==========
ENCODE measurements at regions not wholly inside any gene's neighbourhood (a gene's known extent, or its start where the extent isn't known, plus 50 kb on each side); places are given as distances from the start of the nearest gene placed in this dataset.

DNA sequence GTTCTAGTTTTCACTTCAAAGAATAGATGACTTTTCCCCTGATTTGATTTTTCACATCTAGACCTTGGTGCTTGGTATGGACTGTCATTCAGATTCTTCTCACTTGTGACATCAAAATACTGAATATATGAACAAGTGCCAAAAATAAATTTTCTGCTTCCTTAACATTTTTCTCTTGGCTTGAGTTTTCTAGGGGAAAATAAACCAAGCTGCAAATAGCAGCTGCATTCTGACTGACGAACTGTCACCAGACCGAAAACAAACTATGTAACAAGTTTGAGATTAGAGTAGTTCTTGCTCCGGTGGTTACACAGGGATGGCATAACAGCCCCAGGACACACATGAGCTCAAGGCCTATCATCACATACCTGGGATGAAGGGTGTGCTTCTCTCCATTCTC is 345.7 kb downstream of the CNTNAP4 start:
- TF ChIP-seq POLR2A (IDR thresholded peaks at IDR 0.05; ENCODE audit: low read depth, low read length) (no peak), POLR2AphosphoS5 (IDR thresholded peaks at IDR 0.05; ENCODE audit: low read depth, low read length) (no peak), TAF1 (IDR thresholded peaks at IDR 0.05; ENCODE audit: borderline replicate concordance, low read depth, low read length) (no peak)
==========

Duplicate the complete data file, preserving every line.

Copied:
ENCODE measurements at regions not wholly inside any gene's neighbourhood (a gene's known extent, or its start where the extent isn't known, plus 50 kb on each side); places are given as distances from the start of the nearest gene placed in this dataset.

DNA sequence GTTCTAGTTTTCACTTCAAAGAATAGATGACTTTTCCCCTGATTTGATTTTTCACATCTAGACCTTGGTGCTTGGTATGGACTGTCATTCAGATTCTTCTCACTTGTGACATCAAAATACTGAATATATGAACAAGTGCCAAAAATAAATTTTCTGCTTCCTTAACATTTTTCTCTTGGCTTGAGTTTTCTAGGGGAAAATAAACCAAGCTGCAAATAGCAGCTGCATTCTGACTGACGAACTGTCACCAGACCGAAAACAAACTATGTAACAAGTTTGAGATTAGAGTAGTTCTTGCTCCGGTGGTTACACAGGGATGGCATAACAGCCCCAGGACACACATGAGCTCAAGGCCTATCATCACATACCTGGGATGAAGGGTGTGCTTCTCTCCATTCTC is 345.7 kb downstream of the CNTNAP4 start:
- TF ChIP-seq POLR2A (IDR thresholded peaks at IDR 0.05; ENCODE audit: low read depth, low read length) (no peak), POLR2AphosphoS5 (IDR thresholded peaks at IDR 0.05; ENCODE audit: low read depth, low read length) (no peak), TAF1 (IDR thresholded peaks at IDR 0.05; ENCODE audit: borderline replicate concordance, low read depth, low read length) (no peak)